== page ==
Steve Lacy’s Teenage Dream Comes Alive
At an age when most Americans are working on college applications, Steve Lacy already has a Grammy nomination. The 18-year-old joined up with Californian R&B outfit The Internet as a guitarist and producer, earning widespread accolades for 2015’s “Ego Death.” Like a neo-soul Wu-Tang Clan, each member of the group is now releasing solo material to be played on a collective tour. Following projects by Syd and Matt Martians, “Steve Lacy’s Demo” is out now. It is a brief collection of taut pop-funk tunes, far more sophisticated than its title would suggest.
The songs on this EP are all focused on young love. It’s a well-trodden subject, but Lacy’s lyrical point of view is youthful without being juvenile. Opener “Looks” is only long enough for one verse and two choruses. “I want you and you want me,” Lacy sings in nursery-rhyme cadence, but he ultimately concludes that “looks ain’t enough.” Elsewhere, he repeats “I hate you just as much as I love you” in a deadpan tone. Rather than sounding petulant, Lacy suggests the same psychosexual angst that powered Prince jams like “Lady Cab Driver.” There are no revelatory insights to be found here, but it’s a compelling portrait of young romance, or the lack thereof.
The music here is perfectly in line with his work on The Internet. Lacy chops up live drums into loops that echo early hip-hop. While he does not show off in a traditional shredding sense, the guitar parts are immaculate. Bass and lead dart around each other in fits and starts, filling in the vast space between drums and vocals. The groovy arrangements are all the more impressive considering Lacy used bare-bones software Garageband to produce them. Despite its February release date, this is a collection that begs to be heard in sunnier weather. Even within this template, Lacy makes room for a variety of styles. The Neanderthal beat and garage-rock chords of “Dark Red” recall Oasis. Immediately following, “Thangs” is a sluggish bass-heavy groove, hazy like barbecue smoke or sunlit blacktop.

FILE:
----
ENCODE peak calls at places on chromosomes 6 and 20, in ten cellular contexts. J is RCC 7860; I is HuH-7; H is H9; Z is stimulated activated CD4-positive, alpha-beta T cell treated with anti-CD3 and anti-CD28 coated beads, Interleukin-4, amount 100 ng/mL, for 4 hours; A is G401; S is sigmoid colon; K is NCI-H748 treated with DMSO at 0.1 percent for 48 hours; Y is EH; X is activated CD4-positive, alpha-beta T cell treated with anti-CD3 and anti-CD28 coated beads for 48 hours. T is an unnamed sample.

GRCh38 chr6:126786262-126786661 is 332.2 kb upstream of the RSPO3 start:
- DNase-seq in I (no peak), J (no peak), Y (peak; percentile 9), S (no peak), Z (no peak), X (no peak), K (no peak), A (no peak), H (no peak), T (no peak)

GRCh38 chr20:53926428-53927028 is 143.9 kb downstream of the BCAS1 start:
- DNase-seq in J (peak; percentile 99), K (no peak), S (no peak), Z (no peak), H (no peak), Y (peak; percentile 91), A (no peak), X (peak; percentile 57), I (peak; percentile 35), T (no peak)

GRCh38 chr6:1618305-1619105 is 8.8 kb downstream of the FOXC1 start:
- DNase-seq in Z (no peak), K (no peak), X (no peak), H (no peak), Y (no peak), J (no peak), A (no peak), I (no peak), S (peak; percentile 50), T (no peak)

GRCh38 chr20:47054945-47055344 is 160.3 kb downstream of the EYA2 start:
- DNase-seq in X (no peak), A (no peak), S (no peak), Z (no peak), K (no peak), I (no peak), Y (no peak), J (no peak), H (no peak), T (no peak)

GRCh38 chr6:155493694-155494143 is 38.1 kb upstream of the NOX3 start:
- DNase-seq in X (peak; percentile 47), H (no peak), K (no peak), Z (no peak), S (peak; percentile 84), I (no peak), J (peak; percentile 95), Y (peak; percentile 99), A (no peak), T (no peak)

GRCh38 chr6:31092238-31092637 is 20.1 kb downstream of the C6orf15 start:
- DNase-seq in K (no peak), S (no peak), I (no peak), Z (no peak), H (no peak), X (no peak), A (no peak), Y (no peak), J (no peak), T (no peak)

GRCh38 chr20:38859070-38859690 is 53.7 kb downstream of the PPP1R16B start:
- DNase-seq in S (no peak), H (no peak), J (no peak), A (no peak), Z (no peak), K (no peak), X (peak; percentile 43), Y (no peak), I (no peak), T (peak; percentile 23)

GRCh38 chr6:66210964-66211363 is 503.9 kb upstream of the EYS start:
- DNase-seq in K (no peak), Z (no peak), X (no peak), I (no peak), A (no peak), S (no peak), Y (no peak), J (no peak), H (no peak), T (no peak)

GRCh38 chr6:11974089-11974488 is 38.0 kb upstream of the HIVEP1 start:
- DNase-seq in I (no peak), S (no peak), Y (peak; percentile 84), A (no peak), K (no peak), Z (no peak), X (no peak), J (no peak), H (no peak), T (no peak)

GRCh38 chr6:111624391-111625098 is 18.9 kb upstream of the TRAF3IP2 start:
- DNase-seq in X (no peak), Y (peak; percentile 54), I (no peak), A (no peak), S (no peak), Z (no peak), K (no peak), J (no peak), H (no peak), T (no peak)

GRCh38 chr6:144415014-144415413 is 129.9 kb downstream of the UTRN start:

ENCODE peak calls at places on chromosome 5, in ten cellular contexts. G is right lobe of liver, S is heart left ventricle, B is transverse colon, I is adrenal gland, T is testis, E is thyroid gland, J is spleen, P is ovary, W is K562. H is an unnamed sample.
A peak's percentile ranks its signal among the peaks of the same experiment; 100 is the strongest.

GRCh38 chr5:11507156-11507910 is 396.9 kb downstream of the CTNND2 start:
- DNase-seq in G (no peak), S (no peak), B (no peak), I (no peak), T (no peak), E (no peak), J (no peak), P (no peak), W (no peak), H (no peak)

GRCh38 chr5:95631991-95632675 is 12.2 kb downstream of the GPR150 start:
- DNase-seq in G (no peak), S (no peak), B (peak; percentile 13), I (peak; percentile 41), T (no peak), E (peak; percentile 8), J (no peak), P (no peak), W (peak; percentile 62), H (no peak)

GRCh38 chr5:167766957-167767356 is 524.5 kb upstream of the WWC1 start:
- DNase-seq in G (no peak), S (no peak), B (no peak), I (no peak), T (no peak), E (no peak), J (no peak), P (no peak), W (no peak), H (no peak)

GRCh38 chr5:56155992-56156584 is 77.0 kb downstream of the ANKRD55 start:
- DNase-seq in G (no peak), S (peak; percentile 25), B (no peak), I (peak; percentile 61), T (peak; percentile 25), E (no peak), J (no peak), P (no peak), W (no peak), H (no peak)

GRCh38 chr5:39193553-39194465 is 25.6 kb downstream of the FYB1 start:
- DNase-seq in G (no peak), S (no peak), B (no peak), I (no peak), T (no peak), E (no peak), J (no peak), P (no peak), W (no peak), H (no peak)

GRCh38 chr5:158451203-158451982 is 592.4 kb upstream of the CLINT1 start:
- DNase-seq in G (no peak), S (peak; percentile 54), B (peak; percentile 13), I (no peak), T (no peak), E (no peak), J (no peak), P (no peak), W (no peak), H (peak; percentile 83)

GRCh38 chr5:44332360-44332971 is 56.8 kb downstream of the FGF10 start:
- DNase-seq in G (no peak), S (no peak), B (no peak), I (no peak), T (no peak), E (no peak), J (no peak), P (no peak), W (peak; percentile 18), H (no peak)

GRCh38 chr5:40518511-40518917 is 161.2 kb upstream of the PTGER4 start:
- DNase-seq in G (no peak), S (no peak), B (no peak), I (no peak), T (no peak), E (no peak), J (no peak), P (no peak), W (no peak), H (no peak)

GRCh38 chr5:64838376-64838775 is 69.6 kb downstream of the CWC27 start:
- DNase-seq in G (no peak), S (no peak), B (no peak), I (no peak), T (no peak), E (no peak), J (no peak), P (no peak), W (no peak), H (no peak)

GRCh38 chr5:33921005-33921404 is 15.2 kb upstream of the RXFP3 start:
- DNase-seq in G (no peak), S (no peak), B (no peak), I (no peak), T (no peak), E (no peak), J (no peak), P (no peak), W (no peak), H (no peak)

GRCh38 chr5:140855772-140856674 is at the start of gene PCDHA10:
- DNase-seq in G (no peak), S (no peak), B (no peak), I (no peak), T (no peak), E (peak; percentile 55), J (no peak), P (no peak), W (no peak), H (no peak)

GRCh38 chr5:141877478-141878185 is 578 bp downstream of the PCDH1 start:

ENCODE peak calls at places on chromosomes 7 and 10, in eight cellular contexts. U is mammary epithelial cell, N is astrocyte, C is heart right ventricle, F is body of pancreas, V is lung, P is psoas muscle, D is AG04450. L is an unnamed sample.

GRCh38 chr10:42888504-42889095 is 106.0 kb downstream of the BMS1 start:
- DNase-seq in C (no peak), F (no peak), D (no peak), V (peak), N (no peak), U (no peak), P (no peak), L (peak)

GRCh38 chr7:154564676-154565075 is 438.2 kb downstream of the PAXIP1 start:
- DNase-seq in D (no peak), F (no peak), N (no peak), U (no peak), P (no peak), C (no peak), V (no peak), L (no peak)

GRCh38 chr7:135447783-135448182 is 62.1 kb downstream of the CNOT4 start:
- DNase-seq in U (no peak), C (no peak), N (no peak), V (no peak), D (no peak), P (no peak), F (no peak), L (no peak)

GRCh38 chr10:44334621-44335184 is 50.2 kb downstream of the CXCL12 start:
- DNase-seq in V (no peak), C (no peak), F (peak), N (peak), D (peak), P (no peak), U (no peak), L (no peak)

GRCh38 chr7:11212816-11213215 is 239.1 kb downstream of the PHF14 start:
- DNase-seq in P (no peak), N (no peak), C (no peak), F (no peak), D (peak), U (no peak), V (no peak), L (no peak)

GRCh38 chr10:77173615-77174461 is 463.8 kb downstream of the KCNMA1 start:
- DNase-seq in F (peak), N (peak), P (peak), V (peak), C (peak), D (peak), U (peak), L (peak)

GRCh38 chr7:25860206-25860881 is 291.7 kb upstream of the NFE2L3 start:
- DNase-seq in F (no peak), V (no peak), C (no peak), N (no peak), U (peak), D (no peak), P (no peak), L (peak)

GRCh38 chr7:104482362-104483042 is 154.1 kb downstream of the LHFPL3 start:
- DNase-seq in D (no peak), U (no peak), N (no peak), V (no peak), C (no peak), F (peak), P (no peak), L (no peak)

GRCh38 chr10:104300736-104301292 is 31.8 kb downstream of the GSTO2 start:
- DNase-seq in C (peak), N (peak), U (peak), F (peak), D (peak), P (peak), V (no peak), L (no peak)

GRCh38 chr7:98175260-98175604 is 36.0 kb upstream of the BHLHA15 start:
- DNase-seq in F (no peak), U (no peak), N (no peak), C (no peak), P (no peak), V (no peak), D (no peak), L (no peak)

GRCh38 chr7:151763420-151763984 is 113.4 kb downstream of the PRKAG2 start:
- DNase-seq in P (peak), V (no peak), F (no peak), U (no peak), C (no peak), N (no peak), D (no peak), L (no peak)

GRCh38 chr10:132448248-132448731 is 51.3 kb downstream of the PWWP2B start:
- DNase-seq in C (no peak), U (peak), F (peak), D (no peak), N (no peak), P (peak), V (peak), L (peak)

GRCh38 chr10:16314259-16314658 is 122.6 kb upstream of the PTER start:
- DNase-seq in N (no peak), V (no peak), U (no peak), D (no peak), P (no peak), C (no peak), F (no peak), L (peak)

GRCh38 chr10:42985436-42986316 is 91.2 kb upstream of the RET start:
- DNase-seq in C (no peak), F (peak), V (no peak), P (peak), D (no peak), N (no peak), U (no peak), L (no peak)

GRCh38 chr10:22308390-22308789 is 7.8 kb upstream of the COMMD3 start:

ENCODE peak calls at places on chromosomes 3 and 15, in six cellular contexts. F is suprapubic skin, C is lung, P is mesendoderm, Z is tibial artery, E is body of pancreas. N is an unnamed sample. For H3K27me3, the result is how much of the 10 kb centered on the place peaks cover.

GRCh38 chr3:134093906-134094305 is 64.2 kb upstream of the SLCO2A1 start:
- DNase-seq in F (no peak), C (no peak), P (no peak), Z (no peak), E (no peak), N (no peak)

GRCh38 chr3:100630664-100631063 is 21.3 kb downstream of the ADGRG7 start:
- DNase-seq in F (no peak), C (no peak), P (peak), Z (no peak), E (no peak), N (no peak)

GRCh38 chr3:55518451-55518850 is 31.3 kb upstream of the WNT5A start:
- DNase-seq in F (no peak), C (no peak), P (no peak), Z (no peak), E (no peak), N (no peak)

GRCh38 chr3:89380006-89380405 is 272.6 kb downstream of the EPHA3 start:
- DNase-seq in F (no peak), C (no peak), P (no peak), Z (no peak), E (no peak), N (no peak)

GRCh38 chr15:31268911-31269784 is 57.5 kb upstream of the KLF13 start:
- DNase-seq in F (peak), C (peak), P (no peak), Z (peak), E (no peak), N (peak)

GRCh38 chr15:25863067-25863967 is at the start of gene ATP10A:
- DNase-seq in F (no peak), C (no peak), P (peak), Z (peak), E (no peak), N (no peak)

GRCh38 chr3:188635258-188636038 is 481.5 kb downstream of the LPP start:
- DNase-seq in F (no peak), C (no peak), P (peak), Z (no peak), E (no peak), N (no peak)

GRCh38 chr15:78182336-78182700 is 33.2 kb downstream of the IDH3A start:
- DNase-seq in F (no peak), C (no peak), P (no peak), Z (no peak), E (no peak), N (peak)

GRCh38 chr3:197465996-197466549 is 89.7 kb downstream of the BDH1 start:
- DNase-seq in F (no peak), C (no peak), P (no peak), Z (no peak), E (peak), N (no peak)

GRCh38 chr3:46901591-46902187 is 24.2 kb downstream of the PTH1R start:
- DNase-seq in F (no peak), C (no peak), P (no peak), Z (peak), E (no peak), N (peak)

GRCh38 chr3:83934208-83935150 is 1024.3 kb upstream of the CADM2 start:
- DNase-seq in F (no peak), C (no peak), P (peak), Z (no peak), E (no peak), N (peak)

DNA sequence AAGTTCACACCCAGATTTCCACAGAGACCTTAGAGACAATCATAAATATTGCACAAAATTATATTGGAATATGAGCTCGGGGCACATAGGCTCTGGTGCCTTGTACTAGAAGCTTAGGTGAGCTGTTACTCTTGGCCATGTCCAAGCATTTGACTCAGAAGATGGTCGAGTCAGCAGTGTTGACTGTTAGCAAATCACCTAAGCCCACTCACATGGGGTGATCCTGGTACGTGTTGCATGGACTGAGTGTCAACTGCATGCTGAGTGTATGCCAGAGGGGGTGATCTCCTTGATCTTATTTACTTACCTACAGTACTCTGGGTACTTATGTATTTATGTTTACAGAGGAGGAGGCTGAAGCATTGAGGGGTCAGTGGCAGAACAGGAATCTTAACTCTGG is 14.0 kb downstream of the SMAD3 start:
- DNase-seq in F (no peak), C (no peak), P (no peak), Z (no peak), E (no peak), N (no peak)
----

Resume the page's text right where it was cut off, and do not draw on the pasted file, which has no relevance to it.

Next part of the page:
The clear highlight is “Ryd,” another entry in the quintessentially American songbook of car-as-sex metaphors. “Speeding down the backstreet,” Lacy croons under falsetto harmonies, “I’m tryna get you in my backseat.” The stuttering drumbeat is equally suited for slow dancing or appreciative head-nodding. Lacy’s guitar playing is impeccable here. He illuminates the jazzy chords with gorgeous fills that match the drum rhythms while playing off the vocal hooks. “Ride with me,” he asks on the chorus, and the offer is tempting. Don’t be surprised to hear this echoing from rolled-down windows all summer.
“Steve Lacy’s Demo” is ultimately all too brief. With six songs in 13 minutes, none pass the 3-minute mark. It’s a canny move for an unproven artist: the hooks are sticky enough to stand out, while the occasional clunky melody does not stick around to bother. It certainly leaves the listener wanting more. Whether working with The Internet or solo, Steve Lacy is one to watch.
Originally published on NDSMCObserver.